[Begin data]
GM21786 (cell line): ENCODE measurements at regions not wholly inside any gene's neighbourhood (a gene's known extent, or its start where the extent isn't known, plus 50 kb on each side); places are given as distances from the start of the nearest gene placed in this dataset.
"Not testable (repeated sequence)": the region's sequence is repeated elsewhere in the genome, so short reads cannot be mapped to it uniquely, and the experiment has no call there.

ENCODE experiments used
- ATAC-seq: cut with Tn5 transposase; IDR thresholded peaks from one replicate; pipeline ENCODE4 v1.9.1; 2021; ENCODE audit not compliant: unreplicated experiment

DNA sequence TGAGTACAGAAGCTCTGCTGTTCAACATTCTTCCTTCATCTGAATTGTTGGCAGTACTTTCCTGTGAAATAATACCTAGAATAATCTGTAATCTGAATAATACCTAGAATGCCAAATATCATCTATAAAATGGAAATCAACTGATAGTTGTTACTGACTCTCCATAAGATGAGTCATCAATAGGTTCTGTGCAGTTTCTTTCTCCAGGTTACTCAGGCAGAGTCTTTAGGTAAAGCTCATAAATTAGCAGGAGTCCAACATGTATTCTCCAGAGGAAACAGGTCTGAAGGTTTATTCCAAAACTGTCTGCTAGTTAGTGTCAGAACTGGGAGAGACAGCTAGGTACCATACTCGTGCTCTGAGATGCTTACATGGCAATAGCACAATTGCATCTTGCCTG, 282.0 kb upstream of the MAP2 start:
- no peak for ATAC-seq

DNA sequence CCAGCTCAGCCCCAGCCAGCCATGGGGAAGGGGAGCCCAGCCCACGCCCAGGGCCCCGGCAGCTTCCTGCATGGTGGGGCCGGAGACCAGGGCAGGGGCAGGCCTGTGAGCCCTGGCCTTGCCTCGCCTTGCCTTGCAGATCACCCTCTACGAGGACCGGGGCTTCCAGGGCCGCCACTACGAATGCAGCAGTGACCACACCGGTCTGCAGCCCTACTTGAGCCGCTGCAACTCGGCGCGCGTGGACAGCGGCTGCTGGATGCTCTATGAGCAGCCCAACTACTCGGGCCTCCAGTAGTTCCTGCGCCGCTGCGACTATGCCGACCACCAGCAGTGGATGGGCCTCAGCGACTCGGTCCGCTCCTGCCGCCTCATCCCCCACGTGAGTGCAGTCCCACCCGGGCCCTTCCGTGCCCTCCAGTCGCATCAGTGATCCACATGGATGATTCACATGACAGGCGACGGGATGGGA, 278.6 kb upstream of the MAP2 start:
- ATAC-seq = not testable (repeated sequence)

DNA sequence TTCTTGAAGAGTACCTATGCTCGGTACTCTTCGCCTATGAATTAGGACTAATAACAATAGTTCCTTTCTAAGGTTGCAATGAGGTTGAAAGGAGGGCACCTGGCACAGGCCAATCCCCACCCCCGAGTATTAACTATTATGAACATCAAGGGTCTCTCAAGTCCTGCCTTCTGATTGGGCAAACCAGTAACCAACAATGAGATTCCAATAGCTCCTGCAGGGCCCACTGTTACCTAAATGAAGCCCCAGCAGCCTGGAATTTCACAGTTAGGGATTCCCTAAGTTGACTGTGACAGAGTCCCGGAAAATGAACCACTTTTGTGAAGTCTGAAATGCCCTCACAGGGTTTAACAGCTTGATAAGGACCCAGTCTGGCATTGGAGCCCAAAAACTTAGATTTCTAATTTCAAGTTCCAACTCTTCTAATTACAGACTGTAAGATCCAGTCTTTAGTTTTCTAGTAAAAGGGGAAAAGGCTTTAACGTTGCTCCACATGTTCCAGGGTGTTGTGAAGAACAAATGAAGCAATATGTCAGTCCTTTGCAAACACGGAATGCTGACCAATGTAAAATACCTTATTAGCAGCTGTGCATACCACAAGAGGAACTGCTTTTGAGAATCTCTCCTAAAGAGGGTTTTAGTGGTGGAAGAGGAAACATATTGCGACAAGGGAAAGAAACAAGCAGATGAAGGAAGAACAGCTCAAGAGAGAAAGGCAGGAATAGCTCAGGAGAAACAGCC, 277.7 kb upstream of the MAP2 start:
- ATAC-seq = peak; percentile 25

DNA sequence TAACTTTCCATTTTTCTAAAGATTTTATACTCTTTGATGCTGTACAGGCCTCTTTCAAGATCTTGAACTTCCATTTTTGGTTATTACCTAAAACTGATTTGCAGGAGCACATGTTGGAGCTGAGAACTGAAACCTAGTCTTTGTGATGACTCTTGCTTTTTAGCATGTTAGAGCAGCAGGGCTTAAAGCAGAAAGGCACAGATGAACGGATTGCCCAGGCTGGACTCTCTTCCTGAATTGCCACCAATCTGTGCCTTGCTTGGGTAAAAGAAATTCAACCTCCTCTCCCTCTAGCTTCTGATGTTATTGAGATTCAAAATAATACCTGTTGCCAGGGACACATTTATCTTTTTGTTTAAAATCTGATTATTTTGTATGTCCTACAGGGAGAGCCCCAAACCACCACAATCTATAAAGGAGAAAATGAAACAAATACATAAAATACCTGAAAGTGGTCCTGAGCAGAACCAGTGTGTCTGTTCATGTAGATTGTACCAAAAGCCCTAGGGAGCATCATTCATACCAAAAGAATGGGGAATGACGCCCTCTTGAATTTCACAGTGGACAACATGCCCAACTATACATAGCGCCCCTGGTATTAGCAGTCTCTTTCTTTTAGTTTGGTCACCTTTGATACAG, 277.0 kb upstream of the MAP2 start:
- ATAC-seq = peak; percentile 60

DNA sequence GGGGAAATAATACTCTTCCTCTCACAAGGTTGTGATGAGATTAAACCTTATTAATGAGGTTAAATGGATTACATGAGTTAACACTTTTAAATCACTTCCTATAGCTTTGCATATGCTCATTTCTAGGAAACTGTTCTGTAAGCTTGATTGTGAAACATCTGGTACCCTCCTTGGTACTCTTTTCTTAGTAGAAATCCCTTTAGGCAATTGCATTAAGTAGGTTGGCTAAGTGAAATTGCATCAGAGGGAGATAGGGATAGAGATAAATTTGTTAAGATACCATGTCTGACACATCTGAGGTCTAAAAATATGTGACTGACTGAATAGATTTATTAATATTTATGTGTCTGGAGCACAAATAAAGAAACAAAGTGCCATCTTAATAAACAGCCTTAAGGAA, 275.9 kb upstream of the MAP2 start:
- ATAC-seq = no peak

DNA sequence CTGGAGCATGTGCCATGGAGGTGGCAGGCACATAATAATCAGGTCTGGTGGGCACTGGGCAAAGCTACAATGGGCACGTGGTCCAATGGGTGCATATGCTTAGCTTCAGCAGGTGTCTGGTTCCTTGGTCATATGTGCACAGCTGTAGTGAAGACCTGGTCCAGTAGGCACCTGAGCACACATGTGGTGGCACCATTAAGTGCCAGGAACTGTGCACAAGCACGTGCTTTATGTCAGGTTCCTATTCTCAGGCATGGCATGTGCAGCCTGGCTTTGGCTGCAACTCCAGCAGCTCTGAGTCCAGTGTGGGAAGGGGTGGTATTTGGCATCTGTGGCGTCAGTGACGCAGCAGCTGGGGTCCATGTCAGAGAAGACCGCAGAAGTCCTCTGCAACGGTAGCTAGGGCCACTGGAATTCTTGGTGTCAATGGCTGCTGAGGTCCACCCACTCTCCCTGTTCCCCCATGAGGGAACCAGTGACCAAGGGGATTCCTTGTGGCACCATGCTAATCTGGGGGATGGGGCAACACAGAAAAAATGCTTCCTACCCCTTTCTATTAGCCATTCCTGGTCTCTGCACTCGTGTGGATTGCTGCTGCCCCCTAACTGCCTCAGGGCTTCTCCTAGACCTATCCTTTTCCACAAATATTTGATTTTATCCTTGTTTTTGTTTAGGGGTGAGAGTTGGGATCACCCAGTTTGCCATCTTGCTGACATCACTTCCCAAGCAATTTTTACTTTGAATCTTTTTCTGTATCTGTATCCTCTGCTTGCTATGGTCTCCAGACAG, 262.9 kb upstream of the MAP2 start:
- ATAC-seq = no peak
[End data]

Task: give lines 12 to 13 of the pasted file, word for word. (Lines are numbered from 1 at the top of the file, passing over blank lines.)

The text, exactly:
- ATAC-seq = peak; percentile 60

DNA sequence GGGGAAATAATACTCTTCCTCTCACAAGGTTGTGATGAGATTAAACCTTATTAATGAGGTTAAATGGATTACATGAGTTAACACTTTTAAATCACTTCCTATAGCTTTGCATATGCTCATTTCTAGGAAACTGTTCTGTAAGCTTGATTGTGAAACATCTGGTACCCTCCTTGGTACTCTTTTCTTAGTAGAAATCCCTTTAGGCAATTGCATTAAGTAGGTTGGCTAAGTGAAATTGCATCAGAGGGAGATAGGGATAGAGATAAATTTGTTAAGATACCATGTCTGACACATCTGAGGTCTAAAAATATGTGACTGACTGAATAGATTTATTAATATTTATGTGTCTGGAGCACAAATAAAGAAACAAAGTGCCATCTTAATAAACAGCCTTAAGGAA, 275.9 kb upstream of the MAP2 start: